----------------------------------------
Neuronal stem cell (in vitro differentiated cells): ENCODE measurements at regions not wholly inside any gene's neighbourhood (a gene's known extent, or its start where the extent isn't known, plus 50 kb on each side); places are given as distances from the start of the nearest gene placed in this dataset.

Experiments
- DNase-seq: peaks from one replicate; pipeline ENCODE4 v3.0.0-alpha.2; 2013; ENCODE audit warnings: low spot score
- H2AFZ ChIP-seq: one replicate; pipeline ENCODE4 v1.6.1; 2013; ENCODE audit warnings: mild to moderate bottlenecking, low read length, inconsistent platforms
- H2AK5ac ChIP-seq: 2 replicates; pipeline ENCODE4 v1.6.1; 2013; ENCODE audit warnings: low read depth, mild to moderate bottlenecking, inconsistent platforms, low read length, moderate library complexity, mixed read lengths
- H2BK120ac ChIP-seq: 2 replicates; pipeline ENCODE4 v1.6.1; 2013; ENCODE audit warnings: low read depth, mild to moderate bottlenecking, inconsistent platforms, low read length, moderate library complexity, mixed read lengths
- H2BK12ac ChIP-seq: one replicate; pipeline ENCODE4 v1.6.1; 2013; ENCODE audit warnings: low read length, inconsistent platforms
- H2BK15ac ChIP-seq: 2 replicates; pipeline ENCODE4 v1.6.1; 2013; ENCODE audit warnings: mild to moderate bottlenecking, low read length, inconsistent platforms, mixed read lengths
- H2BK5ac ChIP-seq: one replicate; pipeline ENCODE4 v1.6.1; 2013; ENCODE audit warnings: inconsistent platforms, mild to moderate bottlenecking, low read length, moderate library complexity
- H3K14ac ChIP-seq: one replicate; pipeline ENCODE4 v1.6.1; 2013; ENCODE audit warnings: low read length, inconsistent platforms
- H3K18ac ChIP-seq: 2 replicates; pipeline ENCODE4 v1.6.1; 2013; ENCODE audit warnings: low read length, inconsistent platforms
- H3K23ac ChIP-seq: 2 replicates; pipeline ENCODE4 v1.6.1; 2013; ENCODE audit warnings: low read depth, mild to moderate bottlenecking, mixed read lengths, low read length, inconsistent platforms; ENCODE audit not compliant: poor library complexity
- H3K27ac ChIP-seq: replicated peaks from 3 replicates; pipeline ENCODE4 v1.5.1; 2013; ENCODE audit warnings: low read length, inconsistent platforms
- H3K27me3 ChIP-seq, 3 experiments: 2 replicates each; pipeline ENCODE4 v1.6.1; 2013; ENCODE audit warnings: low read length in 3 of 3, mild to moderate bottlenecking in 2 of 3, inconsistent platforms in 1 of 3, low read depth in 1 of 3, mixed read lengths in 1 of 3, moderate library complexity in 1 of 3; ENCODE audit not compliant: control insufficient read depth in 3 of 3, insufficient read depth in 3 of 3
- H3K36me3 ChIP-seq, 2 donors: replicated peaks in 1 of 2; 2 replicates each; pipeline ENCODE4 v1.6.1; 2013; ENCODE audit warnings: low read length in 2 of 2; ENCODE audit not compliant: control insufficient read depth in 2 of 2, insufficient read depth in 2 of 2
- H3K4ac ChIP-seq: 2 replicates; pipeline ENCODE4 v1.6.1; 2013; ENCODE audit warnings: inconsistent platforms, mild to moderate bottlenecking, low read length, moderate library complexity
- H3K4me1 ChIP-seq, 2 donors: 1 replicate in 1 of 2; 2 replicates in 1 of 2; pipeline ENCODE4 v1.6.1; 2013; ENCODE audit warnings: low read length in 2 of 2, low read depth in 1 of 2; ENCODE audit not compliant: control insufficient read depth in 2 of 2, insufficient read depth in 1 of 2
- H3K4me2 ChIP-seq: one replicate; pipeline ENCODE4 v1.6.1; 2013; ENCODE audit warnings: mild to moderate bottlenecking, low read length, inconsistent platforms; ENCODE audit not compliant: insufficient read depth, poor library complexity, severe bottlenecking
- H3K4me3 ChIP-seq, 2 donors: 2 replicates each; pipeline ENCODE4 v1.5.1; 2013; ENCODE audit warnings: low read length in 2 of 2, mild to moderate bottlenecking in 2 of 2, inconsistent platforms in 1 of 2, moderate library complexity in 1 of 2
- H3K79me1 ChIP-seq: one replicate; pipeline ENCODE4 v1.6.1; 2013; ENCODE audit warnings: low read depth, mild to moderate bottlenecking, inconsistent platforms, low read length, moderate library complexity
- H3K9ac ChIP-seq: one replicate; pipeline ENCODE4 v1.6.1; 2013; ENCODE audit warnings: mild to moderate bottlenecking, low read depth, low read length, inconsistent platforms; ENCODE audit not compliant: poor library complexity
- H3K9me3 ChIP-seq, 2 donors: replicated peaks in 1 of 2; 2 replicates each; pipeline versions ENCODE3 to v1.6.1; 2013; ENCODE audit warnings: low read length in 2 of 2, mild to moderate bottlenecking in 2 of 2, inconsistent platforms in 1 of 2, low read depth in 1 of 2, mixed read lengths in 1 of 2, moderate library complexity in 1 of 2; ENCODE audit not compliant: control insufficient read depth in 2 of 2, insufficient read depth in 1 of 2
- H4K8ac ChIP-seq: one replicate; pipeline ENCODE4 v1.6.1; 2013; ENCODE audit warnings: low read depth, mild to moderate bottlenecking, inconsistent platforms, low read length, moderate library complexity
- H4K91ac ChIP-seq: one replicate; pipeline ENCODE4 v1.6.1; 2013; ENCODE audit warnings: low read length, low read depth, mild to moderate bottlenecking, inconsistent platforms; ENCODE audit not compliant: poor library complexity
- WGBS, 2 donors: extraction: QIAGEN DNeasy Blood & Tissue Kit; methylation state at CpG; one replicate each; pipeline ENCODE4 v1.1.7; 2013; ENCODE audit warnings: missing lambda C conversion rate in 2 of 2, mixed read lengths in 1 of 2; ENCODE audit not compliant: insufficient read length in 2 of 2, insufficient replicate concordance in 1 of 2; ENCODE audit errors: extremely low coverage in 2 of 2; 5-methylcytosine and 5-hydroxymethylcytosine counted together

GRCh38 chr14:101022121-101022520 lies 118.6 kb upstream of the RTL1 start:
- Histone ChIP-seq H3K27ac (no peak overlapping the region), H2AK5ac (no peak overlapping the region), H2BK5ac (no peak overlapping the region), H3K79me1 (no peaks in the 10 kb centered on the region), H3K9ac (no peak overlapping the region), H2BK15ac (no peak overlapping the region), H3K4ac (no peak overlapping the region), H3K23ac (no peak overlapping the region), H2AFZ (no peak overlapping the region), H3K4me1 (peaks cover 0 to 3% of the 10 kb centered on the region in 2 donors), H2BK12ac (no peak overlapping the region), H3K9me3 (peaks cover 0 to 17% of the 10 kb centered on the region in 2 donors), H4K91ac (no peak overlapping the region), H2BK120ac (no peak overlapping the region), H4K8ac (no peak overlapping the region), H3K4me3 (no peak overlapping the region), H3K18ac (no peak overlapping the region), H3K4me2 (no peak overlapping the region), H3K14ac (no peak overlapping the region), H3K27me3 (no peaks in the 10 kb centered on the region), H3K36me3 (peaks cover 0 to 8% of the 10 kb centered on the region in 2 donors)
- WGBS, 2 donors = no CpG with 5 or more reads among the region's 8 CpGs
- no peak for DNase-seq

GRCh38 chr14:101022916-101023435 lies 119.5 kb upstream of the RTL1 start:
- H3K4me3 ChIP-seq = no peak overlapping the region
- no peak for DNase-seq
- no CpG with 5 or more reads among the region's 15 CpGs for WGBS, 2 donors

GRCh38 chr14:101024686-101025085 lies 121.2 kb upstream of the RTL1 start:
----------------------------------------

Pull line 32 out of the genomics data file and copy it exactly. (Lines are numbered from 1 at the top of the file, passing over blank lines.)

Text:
- no peak for DNase-seq